Lisa Marie Presley is in the papers again, but this time, she's happy about it. That's because she's releasing her debut solo album, To Whom It May Concern. Meanwhile, two twangy artists who have long lingered on the fringe of country music -- Lucinda Williams and the Jayhawks -- return with spectacular results. And Willie Nelson is keepin' it real on a Texas-friendly album.
Now, an effort to describe Lisa Marie Presley's voice. ... Husky? Smoky?
Gruff? Maybe it's enough to say she sounds like Cher. To Whom It May Concern (Capitol) has been four years in the making
although Presley's been in the spotlight since her birth. There's nothing country about this album -- and nothing to do with
Elvis either, aside from her looks and a morbid Memphis reference or two. Presley insists
in press material that this album represents her true self, but the lyrics are too buried in the mix to comprehend. While
her music is intriguing enough to justify a second album, this one remains somewhat murky.
With another broken heart
comes another heartbreaking album from Lucinda Williams, World Without
Tears (Lost Highway). Recorded live-to-tape in a 1920s mansion in Los Angeles, the album simmers with sexual longing
and regret. Named by Time magazine as "America's Best Songwriter," this album proves them right -- especially on the
devastating title track. About halfway through, Williams works up a sweat on "Atonement" and "Sweet Side," but "American Dream"
is less optimistic than the title infers. Nobody will call it the feel-good hit of the year, but Williams has nonetheless
crafted an album of beauty and sadness.
The Jayhawks' Rainy Day
Music (Lost Highway) shimmers like a pond after a morning storm. After their pop-oriented previous album Smile
generated fewer ripples than expected, the Minneapolis band returned to its roots -- jangly guitars, fluid melodies and bright
harmonies. At once cool, contemporary and almost California-retro, songs like "Tailspin" and "Save It For a Rainy Day" sound
ready-made for cruising. Ethan Johns produced, and Gram Parsons would be proud. Early
shoppers are rewarded with a six-song bonus CD of rare tracks, demos and acoustic renditions.
Bluegrass grows in strange
places this week with the release of Sean Watkins' 26 Miles and Acoustic Syndicate's Terra Firma (both on Sugar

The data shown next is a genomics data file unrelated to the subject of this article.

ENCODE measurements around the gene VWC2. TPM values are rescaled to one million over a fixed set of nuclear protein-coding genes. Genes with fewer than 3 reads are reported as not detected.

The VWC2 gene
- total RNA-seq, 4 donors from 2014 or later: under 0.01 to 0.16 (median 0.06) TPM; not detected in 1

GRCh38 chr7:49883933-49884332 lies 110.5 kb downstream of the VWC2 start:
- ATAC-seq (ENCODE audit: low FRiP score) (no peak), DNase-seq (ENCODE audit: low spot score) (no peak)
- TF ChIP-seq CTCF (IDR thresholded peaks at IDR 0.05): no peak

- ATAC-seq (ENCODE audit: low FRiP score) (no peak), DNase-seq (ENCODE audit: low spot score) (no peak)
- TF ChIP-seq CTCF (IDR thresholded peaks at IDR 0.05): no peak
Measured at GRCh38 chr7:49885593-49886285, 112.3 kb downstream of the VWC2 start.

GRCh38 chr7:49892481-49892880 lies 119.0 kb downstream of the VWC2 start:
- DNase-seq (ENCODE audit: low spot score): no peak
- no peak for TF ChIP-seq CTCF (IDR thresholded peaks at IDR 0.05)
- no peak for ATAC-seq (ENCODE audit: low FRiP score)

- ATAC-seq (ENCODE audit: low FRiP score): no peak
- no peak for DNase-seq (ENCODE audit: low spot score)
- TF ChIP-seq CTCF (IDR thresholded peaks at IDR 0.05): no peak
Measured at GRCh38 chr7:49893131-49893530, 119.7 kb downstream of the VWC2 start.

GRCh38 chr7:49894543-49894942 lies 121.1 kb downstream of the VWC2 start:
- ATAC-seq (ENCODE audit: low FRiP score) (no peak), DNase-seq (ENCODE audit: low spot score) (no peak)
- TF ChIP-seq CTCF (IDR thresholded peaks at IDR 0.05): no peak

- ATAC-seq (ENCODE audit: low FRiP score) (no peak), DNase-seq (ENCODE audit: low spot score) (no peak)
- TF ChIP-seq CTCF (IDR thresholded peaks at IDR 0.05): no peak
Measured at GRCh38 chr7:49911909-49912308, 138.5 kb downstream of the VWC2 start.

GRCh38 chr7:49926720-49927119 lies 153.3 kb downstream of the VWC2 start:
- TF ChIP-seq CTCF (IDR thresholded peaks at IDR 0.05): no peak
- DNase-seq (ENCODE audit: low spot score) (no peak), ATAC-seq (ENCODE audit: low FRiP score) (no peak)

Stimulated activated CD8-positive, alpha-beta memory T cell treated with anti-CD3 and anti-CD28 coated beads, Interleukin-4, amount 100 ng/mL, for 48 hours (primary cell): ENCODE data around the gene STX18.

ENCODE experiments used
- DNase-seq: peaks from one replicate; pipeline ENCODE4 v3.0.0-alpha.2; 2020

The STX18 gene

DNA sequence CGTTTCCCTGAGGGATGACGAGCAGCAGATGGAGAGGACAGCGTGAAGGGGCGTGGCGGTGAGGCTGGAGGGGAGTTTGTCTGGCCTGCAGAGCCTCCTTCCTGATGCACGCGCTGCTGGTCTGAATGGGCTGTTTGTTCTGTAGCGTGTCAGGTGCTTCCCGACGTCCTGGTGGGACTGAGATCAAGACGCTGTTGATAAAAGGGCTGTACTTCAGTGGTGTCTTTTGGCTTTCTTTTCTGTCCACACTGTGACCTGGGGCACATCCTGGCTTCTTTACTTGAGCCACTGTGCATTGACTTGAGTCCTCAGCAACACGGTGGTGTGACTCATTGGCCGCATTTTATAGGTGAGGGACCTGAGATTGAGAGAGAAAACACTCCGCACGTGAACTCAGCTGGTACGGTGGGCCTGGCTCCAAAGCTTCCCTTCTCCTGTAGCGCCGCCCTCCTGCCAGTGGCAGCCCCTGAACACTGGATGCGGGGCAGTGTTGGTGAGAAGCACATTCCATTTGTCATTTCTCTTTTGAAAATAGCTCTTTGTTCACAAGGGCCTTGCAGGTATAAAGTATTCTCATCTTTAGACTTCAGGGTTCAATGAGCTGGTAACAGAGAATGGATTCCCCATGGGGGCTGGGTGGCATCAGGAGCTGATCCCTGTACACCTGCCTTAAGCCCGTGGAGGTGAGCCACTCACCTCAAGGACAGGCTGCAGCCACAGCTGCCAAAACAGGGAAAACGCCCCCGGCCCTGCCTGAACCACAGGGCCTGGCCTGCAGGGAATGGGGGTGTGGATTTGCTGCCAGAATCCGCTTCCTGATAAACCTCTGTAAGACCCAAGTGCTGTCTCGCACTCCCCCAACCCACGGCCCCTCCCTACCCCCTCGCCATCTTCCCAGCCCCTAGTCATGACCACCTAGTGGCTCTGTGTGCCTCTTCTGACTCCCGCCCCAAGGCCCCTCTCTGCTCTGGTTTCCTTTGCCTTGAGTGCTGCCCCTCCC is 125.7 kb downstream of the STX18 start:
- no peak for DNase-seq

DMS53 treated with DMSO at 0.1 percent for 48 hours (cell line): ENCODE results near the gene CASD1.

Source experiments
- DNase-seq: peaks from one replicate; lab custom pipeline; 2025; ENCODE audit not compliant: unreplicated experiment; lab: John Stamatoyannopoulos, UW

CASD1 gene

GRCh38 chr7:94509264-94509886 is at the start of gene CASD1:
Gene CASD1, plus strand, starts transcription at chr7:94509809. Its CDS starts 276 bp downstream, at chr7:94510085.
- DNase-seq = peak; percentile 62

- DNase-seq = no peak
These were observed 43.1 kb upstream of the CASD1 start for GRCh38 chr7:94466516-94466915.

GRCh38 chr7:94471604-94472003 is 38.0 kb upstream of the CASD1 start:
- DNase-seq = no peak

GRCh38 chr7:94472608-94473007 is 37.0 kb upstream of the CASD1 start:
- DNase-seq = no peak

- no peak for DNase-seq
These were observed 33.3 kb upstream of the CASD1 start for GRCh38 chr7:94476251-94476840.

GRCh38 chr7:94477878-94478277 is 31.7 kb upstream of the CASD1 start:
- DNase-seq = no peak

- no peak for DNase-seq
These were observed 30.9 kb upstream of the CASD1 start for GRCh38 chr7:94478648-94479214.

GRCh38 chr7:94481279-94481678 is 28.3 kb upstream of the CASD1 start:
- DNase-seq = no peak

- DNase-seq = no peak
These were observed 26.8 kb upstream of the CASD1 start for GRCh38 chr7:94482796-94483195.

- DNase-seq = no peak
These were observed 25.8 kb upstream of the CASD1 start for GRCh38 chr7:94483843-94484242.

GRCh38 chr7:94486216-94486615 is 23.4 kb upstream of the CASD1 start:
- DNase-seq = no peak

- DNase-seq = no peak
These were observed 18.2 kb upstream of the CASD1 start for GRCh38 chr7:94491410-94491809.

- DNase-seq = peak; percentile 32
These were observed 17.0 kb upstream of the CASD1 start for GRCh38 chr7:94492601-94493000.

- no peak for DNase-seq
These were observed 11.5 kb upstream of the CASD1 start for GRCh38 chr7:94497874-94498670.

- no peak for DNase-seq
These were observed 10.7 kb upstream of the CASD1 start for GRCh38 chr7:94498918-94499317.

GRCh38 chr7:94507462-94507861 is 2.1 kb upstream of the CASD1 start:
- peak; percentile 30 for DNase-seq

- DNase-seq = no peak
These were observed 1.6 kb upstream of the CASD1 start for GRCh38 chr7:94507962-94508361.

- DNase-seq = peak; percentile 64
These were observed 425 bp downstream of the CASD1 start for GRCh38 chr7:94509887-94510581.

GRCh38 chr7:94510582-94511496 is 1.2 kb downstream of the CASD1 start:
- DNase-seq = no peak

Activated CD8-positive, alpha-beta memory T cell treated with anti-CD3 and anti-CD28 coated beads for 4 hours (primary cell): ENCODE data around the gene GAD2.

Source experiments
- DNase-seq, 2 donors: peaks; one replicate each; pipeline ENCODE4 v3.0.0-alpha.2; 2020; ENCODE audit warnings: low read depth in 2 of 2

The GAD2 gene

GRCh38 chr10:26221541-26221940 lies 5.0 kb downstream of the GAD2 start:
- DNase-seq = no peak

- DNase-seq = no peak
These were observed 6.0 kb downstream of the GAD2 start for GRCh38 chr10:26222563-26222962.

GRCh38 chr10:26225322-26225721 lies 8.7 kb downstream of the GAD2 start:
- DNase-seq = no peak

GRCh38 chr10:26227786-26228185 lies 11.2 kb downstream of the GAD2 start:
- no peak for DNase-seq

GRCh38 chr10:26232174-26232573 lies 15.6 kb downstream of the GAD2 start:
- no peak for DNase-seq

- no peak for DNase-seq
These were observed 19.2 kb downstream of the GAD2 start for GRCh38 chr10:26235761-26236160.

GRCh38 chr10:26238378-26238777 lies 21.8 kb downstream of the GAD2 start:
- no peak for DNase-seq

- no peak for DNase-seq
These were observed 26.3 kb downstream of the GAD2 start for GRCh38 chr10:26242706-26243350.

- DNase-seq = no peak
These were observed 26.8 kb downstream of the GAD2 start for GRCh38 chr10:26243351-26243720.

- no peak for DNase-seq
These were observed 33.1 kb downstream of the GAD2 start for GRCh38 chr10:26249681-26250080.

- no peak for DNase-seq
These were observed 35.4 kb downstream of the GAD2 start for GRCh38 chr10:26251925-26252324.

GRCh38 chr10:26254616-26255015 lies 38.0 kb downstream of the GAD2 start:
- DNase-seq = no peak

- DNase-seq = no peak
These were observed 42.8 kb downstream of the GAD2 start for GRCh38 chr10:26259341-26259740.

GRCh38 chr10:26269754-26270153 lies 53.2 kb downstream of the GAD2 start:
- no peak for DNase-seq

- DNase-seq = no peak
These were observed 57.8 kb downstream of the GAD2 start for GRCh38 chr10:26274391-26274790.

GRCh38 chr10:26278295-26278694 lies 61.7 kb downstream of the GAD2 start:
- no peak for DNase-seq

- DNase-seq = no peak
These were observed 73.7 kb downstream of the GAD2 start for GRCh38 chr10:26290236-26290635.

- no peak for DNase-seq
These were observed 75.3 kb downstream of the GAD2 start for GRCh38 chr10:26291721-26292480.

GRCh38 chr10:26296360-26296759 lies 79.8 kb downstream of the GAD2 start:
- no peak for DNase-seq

Hill). Watkins is a member of Nickel Creek, the young trio that won a Grammy for This Side. If you liked that album, you'll probably like the meandering
26 Miles, too. Acoustic Syndicate injects a Dave Matthews-like mentality into its music, which might be fun while lounging
at a festival.
A handful of other noteworthy compilations hit the racks this week. Doc
Watson puts the blues in bluegrass with Trouble in Mind: The Doc
Watson Country Blues Collection 1964-1998 (Sugar Hill). Bluegrass hero Jimmy Martin
sings the Songs of a Free Born Man: Recordings 1959-1992 (CMH).
James Taylor compiles his signature songs for the single-disc Best
of James Taylor (Warner Bros.).
Sawyer Brown's inspirational tunes
(such as "The Walk") are collected for True Believer (Curb). Let
Freedom Sing: This Land Is Your Land, Volume II (Vanguard) unearths folk gems from Joan Baez, Judy Collins, Bob Dylan,
Phil Ochs, Pete Seeger and others known for their poetic protests. Rebel rouser David Allan
Coe revisits the hits (such as "You Never Even Call Me by My Name") with Live
at Billy Bob's Texas (Smith Music). A separate 90-minute concert-and-conversation DVD is also available.
tracks that didn't make Jack Ingram's 2002 album Electric surface on the EP Electric: Extra Volts (Lucky Dog).
Another new track from Ingram -- a cover of "Only Daddy That'll Walk the Line" -- highlights Texas Outlaws (Compadre),
which mostly features Texas singers remaking rowdy country classics. Here's a big shout-out for including Townes Van Zandt's stirring live version of "Pancho and Lefty." And there's something to be said for concluding
an album with a rapping Willie Nelson -- yes, rapping! Seems that an appropriate song title now is, "What Won't Willie Do?"